Enjoying the great outdoors with your dog can be a thrilling bonding experience. You may be wary of your own safety, but what about your dog’s? There are many hazardous situations when wandering the outdoors. Here are a few tips for hiking with your pet.
Watch out for poison ivy!
Just like humans, dogs can get an itchy, painful rash from coming into contact with the plant. If your pet ingests it, sudden diarrhea and vomiting can occur. If your dog develops an oozy, blistering rash or ingests poison ivy, seek veterinary attention; your dog could potentially develop a severe allergic reaction. The best treatment is thoroughly bathing your pet – while wearing gloves – and oral or topical anti-histamine medications. Never give an animal human medication unless directed by a veterinarian!
Pack enough water for humans and canines.
Hydration is extremely important for dogs; they don’t have sweat glands and cool themselves by drawing air into their lungs through panting. A dog needs approximately one ounce of water for every pound they weight – be sure to keep your dog hydrated on the hike! You shouldn’t let your dog drink from rivers or lakes as they may contain parasites, like hookworms and roundworms. Instead, pack collapsible water bottles and bring bottled water for you and your pooch. Doggy backpack are also available that contain built-in water bladders and have nozzles.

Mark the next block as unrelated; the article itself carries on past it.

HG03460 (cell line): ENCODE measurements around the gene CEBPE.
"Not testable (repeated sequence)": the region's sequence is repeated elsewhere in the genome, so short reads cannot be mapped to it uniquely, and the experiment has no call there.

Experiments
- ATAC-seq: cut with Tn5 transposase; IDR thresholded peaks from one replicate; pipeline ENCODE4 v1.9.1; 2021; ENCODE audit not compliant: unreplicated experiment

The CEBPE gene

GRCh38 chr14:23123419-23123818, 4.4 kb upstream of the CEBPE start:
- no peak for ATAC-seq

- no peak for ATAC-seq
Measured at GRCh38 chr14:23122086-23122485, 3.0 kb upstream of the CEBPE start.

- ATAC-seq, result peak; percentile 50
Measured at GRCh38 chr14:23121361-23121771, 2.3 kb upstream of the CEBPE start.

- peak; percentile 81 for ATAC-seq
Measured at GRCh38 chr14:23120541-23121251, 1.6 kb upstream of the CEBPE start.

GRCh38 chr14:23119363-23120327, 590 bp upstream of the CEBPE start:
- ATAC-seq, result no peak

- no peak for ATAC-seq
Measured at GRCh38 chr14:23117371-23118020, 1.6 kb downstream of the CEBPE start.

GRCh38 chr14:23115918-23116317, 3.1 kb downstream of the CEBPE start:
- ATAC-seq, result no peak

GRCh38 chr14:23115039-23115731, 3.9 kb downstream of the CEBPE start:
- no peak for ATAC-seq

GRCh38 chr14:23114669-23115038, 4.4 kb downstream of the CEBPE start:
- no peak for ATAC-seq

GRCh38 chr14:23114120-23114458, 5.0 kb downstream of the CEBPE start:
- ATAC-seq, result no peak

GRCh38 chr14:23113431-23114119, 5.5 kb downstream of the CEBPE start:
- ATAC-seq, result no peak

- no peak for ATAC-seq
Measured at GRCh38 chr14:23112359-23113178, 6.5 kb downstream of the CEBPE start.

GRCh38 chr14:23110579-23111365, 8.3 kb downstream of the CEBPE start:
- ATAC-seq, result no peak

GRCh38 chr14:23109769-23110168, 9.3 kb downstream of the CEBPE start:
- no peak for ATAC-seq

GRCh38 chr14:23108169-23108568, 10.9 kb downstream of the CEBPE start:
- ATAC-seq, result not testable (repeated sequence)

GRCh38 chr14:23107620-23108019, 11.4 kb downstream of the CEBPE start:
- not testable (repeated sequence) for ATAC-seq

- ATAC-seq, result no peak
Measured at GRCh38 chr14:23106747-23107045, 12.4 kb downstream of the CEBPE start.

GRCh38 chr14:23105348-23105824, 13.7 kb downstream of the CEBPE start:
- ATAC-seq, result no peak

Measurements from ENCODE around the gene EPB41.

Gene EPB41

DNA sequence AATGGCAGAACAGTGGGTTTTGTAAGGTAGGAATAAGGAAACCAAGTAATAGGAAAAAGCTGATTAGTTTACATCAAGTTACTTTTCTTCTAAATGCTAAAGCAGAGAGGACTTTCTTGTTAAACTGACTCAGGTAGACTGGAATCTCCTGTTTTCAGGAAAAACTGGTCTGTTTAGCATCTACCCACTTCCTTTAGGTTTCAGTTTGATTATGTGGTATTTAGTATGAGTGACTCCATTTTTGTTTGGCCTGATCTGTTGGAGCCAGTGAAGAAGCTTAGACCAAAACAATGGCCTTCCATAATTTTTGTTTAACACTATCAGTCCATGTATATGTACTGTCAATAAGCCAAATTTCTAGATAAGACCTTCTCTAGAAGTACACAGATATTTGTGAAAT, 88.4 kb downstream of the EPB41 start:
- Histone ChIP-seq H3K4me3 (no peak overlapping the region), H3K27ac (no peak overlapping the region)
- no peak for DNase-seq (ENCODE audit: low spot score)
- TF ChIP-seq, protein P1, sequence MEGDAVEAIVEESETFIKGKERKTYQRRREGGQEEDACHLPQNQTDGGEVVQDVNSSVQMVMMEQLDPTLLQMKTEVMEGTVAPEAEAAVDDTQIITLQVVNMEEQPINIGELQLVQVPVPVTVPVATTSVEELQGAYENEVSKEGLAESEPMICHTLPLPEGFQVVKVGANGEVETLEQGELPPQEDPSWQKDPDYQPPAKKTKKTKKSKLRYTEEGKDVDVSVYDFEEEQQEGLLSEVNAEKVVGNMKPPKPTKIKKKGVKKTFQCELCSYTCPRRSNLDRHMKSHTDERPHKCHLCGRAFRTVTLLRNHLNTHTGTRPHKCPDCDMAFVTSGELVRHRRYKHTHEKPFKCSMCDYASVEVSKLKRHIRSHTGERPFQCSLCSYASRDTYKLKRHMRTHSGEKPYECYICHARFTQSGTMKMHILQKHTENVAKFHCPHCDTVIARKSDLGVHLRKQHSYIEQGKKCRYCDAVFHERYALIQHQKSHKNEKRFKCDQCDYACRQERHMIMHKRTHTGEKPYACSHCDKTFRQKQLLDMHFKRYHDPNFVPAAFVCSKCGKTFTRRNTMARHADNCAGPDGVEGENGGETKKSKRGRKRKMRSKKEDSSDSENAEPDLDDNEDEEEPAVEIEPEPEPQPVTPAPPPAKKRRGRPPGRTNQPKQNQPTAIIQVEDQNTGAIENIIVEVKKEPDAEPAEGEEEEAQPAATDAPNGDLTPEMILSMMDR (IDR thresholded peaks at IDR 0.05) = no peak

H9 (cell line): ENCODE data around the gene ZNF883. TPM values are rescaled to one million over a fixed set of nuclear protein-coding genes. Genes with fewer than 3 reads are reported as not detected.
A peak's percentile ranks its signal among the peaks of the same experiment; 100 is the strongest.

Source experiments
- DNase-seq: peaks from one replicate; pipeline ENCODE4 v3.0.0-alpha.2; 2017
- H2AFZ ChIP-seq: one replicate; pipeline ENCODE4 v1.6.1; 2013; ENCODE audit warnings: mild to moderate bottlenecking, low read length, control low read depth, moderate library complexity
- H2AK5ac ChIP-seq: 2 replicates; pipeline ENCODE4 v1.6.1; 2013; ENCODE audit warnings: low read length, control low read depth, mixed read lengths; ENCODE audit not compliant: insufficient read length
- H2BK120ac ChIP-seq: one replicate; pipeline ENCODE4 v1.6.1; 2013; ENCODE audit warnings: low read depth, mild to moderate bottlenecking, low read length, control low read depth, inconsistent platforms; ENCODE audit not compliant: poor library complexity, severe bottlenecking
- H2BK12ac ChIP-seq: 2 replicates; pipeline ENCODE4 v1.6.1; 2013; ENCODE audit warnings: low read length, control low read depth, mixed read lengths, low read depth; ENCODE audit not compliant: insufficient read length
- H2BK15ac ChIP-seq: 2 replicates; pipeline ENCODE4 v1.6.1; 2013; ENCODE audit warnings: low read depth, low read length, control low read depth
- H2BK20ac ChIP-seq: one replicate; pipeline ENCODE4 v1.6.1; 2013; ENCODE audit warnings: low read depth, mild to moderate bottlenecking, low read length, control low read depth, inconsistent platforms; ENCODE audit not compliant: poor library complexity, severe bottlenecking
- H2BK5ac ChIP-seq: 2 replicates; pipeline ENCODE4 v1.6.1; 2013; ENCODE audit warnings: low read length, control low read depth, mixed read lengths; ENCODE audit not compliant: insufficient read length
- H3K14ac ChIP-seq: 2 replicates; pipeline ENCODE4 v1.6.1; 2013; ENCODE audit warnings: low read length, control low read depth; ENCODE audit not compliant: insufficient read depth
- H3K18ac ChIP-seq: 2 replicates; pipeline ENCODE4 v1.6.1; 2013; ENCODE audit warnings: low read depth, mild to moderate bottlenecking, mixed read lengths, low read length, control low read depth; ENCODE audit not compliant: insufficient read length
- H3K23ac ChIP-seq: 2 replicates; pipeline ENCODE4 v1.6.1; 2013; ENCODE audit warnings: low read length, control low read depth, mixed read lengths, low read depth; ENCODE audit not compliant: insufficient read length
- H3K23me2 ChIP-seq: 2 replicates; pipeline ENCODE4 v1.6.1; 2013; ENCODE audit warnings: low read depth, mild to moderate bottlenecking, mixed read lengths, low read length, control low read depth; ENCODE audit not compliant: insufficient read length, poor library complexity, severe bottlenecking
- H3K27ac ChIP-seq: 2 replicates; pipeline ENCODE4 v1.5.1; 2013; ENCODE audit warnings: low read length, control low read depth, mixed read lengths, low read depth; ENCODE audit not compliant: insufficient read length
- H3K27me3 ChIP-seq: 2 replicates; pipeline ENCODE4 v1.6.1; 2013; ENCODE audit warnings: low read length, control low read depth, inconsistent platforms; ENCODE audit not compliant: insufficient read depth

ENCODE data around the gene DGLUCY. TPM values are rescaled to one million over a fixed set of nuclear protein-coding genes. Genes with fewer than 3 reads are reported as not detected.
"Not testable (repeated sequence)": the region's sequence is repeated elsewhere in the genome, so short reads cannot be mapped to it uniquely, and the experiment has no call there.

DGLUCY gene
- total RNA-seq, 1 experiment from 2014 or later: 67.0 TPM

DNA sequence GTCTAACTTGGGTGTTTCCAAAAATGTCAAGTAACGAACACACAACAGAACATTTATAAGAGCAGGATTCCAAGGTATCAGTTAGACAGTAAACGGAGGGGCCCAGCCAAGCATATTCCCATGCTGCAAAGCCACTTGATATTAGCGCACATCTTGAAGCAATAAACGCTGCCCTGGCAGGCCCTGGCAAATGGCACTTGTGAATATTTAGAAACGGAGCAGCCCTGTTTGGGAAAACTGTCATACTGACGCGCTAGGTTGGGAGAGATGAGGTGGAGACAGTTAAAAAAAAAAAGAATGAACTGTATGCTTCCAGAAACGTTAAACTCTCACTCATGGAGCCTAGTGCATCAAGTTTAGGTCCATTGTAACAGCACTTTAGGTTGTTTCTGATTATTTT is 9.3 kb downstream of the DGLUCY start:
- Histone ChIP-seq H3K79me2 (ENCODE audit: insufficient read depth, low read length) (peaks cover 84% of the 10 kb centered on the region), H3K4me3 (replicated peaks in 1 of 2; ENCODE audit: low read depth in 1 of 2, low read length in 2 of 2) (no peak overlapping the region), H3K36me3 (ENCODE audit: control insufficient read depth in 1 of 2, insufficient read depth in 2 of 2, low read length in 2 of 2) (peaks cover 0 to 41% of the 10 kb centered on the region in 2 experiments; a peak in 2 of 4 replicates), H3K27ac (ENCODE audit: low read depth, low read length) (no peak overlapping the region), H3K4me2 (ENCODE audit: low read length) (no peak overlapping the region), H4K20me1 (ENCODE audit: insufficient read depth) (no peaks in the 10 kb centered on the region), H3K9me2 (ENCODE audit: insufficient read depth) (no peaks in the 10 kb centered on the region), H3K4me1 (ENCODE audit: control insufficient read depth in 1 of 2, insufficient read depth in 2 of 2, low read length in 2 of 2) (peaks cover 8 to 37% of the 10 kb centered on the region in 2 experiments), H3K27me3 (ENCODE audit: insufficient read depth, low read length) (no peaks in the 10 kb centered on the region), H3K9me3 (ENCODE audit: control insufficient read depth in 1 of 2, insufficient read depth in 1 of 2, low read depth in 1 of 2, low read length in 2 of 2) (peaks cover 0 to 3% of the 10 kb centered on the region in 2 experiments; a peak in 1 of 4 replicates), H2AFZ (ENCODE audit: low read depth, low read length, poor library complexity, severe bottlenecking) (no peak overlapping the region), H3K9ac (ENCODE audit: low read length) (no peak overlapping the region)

Keep an eye out for heatstroke symptoms:
- Extreme panting or wheezing
- Disorientation and staggering
- Bright red tongue or gums
If your dog is showing signs of heatstroke, move the animal to the shade and apply cool water, cold towels, or ice packs to lower its core temperature. Seek veterinary attention; if not treated, organ failure, blood clotting, and coma may result. Prevent heatstroke by keeping your dog in the shade and stopping for plenty of water breaks.
Prevent hypothermia by keeping your dog warm.
If you’re hitting the trails and it’s colder than 45 degrees, suit up! Insulated jackets are available for dogs in a variety of sizes and price ranges. Protective booties should always be worn when hiking with your pet to prevent injury to paws. When hiking in cold temperatures, watch your pet for symptoms of hypothermia:
- Muscle stiffness
- Lack of coordination
- Low heart and breathing rates.
Mild hypothermia can be treated at home by moving the animal to a warm room and wrapping him or her in blankets or using hot water bottles, warm baths, heating pads, or heat sources to raise the core temperature. Severe hypothermia requires veterinary attention, with internal warming techniques such as warm water enemas or stomach flushes. To prevent hypothermia, keep your dog out of water and limit time outdoors in cold temps to under four hours.
Hiking can be a great experience for you and your pet; just make sure you take the proper precautions, like bringing plenty of water, and keep an eye on your pet for signs of discomfort that could signal a medical issue. Happy trails!
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